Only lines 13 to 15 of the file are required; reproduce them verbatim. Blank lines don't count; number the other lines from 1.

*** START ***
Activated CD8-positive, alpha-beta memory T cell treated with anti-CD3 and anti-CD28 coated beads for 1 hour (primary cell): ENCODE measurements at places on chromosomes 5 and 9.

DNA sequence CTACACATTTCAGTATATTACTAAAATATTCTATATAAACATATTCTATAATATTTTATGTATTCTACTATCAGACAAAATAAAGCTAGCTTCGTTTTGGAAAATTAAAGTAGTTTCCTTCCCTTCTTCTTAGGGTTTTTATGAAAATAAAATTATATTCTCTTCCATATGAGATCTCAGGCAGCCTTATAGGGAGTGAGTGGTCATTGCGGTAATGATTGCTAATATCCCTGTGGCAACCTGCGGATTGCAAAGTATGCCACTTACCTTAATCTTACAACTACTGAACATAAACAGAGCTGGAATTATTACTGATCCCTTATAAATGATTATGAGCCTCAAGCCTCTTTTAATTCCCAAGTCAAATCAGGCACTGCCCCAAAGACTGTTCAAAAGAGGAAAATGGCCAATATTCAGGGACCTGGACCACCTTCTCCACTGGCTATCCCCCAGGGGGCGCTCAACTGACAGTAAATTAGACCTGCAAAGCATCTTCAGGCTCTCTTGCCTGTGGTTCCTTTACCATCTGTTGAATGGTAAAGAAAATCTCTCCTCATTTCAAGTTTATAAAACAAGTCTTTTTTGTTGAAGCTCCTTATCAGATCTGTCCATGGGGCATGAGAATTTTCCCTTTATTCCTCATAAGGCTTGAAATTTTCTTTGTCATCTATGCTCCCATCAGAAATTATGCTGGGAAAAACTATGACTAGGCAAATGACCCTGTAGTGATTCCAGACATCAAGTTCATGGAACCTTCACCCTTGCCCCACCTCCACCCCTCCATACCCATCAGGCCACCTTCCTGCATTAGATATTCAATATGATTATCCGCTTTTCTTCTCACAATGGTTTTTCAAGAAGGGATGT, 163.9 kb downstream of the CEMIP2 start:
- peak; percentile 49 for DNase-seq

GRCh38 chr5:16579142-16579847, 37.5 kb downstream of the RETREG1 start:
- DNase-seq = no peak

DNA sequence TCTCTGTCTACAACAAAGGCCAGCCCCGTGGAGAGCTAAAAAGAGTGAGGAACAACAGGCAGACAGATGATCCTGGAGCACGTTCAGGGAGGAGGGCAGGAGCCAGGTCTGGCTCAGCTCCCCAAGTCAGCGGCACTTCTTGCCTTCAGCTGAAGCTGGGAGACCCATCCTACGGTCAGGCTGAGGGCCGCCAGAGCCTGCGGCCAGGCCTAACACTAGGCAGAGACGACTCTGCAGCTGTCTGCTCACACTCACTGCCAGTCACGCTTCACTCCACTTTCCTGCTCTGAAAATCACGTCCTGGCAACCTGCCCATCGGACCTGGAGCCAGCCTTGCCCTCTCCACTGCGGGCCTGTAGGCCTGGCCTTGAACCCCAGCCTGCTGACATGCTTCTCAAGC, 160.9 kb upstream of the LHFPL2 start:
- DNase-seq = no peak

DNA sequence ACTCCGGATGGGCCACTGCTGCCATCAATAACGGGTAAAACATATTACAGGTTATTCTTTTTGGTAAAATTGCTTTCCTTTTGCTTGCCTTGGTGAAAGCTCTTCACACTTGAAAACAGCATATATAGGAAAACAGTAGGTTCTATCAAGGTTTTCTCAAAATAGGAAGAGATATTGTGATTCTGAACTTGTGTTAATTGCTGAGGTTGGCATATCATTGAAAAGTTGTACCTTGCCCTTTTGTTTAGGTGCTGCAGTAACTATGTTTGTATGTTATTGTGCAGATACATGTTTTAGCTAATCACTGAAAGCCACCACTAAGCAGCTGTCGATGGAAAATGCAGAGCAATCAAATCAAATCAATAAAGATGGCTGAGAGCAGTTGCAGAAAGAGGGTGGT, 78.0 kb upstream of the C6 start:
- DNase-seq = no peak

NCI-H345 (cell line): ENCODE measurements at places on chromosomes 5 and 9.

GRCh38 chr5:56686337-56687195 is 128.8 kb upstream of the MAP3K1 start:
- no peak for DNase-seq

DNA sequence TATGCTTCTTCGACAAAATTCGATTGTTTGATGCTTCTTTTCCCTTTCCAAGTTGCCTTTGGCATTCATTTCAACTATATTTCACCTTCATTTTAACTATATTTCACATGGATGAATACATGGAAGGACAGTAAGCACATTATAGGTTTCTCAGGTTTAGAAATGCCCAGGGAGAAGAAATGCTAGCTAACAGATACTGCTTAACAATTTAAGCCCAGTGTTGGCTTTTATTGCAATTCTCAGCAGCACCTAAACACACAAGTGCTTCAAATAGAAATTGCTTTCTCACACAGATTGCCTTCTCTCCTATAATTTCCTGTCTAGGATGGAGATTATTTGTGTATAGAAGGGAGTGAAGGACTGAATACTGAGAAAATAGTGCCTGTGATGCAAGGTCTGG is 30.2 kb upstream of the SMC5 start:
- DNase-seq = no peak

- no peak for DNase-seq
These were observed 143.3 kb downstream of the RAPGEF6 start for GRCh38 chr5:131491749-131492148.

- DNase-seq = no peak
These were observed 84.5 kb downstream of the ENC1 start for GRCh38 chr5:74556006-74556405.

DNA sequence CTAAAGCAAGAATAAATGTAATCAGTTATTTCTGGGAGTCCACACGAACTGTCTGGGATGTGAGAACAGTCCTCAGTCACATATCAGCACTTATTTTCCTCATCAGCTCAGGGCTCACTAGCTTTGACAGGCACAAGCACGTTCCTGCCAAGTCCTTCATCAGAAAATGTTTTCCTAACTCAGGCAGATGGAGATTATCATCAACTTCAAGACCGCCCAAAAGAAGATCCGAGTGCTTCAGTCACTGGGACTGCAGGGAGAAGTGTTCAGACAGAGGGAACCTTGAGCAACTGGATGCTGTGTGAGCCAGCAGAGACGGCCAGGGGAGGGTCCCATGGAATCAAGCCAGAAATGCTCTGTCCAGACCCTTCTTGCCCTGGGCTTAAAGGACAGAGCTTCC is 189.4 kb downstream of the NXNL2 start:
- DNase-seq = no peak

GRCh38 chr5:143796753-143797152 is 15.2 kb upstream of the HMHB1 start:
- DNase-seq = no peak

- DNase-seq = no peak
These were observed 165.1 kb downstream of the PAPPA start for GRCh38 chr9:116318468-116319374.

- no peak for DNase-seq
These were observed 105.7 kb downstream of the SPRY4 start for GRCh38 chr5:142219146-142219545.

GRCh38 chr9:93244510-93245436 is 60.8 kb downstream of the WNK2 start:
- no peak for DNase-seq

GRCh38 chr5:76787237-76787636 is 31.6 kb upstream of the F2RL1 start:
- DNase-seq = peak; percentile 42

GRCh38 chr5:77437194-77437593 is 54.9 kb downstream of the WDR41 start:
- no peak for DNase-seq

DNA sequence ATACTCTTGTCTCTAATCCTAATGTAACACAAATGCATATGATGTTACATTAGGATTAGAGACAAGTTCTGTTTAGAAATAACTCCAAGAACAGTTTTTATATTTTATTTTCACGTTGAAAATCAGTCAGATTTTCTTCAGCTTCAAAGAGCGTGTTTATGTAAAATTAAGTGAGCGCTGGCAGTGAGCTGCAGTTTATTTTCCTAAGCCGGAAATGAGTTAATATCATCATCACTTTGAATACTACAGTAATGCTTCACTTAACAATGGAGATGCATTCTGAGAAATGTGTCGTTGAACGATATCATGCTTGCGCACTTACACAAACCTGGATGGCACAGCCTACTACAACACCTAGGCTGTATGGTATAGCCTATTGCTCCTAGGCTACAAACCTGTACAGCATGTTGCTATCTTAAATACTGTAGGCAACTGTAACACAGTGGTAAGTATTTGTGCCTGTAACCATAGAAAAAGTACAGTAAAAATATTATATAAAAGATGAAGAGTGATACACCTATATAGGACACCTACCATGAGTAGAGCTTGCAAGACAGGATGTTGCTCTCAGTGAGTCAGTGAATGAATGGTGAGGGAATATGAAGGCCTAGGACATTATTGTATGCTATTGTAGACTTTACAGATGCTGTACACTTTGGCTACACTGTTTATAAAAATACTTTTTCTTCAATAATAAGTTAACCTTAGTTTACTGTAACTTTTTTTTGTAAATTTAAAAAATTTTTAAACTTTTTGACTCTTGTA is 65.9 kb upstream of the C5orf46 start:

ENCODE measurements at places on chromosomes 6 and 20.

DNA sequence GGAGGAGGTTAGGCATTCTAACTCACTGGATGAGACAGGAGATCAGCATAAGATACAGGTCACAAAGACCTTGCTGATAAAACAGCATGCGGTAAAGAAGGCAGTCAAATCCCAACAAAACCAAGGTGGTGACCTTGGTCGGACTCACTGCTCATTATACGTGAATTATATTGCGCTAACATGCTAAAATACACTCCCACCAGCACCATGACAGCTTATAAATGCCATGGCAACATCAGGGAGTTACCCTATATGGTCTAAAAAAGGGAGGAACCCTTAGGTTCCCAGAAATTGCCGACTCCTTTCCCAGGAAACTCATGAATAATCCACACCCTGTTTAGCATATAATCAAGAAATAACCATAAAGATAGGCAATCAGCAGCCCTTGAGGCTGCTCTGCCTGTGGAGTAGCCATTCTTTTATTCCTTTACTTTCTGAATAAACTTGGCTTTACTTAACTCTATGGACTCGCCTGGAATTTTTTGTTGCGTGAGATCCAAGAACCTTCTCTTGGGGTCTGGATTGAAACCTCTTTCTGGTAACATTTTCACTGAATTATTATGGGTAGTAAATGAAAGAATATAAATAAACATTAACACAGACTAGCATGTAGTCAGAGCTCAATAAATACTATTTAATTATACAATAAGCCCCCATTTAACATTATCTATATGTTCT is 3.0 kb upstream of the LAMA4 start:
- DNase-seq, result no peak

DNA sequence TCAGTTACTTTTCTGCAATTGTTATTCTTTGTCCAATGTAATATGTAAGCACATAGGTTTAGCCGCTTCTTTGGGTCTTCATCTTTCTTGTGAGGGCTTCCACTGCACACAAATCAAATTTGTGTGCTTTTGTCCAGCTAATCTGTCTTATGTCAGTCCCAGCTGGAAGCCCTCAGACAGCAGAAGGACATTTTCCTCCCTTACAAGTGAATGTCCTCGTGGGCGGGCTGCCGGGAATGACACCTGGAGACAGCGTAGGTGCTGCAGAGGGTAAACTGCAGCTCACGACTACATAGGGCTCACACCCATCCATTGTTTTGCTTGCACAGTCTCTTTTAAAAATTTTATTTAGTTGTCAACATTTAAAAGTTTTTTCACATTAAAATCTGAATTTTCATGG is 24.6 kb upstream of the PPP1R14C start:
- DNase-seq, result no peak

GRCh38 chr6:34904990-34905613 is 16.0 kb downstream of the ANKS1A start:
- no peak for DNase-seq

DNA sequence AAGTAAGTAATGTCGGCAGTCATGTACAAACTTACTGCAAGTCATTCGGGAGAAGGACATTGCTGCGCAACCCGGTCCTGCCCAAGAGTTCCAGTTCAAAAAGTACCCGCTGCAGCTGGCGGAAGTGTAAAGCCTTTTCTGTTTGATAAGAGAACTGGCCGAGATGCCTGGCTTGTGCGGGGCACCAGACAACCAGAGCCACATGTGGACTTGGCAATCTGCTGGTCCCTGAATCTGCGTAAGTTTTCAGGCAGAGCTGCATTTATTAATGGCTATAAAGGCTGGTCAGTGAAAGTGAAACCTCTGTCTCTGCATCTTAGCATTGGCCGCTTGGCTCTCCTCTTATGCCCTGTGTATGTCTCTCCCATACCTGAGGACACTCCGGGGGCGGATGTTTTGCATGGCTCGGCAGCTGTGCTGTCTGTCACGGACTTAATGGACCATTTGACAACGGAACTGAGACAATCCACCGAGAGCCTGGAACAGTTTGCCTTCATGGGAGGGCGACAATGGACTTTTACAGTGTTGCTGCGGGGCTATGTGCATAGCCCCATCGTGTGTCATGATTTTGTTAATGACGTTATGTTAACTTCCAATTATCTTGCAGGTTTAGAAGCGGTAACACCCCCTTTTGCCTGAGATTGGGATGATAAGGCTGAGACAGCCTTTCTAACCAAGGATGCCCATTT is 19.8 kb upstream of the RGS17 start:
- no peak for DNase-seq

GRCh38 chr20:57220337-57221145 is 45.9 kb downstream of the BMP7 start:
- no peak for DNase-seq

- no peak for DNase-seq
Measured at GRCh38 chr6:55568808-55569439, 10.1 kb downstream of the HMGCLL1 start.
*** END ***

DNA sequence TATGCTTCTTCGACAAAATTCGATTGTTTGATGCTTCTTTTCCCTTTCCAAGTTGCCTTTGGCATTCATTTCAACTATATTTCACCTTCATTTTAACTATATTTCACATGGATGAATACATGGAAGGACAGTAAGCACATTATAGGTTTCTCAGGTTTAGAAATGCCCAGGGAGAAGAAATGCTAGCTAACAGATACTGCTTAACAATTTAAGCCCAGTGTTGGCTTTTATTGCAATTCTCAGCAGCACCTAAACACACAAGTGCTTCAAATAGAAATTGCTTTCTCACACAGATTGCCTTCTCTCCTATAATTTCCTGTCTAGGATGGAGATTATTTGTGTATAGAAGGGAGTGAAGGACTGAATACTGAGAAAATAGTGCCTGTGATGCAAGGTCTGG is 30.2 kb upstream of the SMC5 start:
- DNase-seq = no peak

- no peak for DNase-seq